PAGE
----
Buffy was never afraid of being operatic, not by a long shot, but I think this still stands as the Grandiose episode the show ever produced, in tone and execution, finale be damned. Sure this was before the show discovered decent special effects and before it could blow up cities and such, but in pure good guy versus the bad guy terms, in sense of adventure and awesomeness terms, Graduation Day is just the shit. I'm perhaps less of a fan of the Faith arc then some, I liked it in places, particularly once they aligned her with Mayor Wilkins, but Eliza Dushku as a lot of Dollhouse fans will attend to, is not necessarily the strongest actress. But again it was a story wonderfully told, and the writing of her character worked perfectly whether the performance did or not. Graduation Day saw the pay-off of The Buffy Vs Faith, or if you want to be a douche the battle between one's good and one's evil, and it worked like the best comic book movie rivalries do, all epic knives at dawn and shit.
And that's just part one. Because part two gives itself over to the afore-mentioned Mayor, and while perhaps there's less meaning, there's more awesome. I'm tempted to call Harry Groener's performance as the mayor my favourite performance of the series, just because the character begins as such a one-note 'what if Ned Flanders was a super-villain' flunkie, and became such a rich character, in spite of us knowing next to nothing about him. And Graduation Day let him take centre stage in a way the show had resisted previously. Then he turned into a snake and rinsed everybody.
6) The Zeppo, (Season 3, Episode 13)
Of all the episodes of this show, even the ones higher in this list, I would rather watch this then any if them. I'd rather watch this then do anything else in the world. Comedic hyperbole style. But I digress. Buffy The Vampire Slayer is the show that it is because it took its emotional reality seriously, even if it didn't take its reality seriously. Things mattered, our characters could get hurt and were vulnerable. Its this sincerity that allowed it to reach the heights it did, but it also meant that when it did occasionally dip into that irreverent well wholeheartedly, it usually came out with something golden. Too much irony is a bore but just the right amount can allow for something special to happen and here it kind of did. Call it Buffy The Vampire Slayer's 'Modern Warfare' only a decade before.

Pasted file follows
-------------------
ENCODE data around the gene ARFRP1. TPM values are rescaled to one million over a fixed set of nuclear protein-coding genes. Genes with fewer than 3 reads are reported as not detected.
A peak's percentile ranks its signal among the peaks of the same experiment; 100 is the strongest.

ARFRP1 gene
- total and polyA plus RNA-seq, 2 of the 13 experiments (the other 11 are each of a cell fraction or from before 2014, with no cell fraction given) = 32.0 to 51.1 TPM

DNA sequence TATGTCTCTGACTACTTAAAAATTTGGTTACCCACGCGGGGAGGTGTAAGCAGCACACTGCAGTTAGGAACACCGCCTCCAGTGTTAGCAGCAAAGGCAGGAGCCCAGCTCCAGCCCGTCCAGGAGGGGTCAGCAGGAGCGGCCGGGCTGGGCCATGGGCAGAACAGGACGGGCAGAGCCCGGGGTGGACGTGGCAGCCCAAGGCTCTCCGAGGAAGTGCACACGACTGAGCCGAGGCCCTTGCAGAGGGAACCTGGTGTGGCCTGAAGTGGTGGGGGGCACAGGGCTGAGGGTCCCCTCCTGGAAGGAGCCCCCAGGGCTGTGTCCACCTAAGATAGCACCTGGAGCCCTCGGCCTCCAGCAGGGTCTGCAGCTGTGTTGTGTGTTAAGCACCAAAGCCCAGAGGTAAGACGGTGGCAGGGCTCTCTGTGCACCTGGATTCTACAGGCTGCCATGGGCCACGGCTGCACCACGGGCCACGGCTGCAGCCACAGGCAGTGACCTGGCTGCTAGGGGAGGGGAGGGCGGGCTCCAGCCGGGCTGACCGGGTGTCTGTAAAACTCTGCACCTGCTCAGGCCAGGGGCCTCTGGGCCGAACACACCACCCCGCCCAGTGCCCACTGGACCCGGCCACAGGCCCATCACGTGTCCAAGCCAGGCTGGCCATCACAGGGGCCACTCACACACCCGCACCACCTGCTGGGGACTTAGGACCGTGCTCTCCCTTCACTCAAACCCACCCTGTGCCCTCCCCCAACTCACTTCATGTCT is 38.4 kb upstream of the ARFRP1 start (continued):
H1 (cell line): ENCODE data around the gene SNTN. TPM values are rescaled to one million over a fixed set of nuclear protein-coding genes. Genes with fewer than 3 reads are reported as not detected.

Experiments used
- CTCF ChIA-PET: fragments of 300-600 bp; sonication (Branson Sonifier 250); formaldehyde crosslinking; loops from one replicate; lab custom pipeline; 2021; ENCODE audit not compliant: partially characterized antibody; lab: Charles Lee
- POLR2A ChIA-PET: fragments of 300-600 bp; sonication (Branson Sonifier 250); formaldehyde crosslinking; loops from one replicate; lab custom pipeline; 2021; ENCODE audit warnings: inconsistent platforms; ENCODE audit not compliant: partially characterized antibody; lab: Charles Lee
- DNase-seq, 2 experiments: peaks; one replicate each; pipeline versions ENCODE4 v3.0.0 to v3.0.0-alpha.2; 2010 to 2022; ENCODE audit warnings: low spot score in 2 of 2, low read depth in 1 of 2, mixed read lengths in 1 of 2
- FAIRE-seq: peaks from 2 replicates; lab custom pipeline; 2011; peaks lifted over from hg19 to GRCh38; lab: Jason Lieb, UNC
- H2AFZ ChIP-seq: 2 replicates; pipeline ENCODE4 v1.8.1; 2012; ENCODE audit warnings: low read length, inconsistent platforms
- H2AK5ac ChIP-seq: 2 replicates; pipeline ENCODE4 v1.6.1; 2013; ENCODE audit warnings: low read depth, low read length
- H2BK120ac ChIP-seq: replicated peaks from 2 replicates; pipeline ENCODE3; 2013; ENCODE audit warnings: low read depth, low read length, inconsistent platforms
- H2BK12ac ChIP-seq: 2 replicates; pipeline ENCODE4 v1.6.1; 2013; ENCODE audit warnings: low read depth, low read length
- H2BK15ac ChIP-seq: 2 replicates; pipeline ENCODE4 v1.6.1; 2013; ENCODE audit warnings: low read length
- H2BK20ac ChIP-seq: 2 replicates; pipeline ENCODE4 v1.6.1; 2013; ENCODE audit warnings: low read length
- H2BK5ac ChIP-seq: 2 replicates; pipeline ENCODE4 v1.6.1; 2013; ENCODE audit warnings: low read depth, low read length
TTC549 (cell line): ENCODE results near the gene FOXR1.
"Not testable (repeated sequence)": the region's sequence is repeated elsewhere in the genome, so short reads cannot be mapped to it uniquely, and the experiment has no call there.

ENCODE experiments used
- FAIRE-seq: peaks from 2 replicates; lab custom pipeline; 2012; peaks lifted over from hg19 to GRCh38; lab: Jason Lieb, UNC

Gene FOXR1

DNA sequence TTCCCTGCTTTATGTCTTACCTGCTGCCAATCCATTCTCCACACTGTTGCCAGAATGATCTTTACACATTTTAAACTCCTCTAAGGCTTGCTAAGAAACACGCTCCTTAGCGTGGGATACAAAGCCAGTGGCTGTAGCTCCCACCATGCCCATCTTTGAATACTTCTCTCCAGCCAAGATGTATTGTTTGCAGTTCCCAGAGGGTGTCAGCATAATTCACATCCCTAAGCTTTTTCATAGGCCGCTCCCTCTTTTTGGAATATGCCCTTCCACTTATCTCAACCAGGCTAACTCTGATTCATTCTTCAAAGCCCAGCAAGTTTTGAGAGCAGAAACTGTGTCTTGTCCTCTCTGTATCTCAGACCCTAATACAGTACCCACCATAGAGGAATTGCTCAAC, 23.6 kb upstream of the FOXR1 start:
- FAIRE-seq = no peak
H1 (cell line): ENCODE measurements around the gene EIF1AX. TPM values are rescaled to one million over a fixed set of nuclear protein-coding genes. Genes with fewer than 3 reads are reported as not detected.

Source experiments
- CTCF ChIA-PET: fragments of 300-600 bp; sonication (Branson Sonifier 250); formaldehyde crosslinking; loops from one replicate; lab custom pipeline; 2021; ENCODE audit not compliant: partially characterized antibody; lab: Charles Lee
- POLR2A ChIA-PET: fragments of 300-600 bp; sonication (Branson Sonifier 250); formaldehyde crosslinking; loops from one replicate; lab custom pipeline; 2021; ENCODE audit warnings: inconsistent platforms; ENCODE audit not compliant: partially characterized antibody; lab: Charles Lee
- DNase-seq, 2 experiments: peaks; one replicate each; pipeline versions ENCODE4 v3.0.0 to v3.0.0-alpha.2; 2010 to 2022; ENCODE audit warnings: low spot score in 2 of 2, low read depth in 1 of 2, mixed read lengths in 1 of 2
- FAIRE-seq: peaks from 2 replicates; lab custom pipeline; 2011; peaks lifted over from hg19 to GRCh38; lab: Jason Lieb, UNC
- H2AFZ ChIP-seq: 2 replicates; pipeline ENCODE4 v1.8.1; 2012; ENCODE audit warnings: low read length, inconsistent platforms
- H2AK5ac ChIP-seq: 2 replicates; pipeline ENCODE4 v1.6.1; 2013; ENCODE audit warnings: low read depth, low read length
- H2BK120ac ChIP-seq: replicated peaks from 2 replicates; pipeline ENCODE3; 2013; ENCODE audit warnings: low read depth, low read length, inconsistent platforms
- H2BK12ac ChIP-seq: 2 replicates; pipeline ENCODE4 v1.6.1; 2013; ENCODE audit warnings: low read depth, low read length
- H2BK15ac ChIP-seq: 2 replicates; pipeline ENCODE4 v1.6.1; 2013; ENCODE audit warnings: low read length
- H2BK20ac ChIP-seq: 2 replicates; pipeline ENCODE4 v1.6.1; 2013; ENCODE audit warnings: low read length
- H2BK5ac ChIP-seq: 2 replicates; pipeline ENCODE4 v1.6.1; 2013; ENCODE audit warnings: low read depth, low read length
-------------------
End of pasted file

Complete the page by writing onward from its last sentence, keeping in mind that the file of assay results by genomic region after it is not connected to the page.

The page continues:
There's two things that make it such a stellar episode, first because its a meta-piss rip of the show, done in a way that neither degrades the show nor glorifies it. Although I did appreciate the show making light of the numerous emote-a-buffy scenes we got during the show's early years. And secondly because its pure entertainment, 40 minutes of television dedicated to nothing but making you smile, and leaving you happier then the most feel-good movie can leave you. Its just awesome. Xander kind of got jipped in the Buffy long-run, having frighteningly few episodes to take centre stage, but that kind of only makes this one better. Benched by the evil-fighting team, Xander ends up on a side-adventure with a undead street-gang, each in varying states of decay. While the rest of the crew are of preventing a apocalypse, gloriously reduced to a contextless 10 minute sub-plot, what is Xander to do but save the day. Watch out for the mailbox.
5) Becoming ( Season 2, Episode 22 & 22)
I would imagine more has been written about this episode then any other. Its one of those ones that's brought up in a it changed television kind of a way, and in a lot of ways I think it did. Its also a testament to how far the show had come in its second season, one of the strongest examples of a show finding out what it wants to be one mind-boggling and game-changing step at a time. And by the time we reached Becoming, the show had matured so much, done so much that nobody would think it capable of, that no-one was expecting it to just blow the top off the high peaks it had already reached. Of the two I like the first more, sketching in the character of Angel with flashbacks and contrasting that with the demonic Angelus of the present.
But more then that it was just so fucking elegant. It turned a show about a girl who kills things with a stick into one of the finest examples of storytelling in its medium, and Becoming was the fitting conclusion to the most daring season of TV in history.
4) Restless ( Season 4, Episode 22)
The one with all the dreams, as it has become aptly known. Joss Whedon's ode to dreamscapes came as a footnote to a batshit fourth year, which contained much of the worst and much of the best Buffy had to offer. Not one to sit on his laurels, the show broke its usual the bigger the better finale policy and turned in the dream episode. Something that every TV show does at one time or another, but none so emphatically as this. I should say that at this point that I think that Restless works because of not only how contained, inventive and the majesty of some of the imagery. But because its a final chapter. Its the point that Buffy isn't about teenagers any more, and in a way its a perfect way to say good-bye to that chapter, because isn't high-school all some horrific hallucination really? Another fine example of how many things the show does well, equally at home in absurdity as irreverence. In melodrama as in horror, and in a way this episode has all of these things. Unforgettable, truly.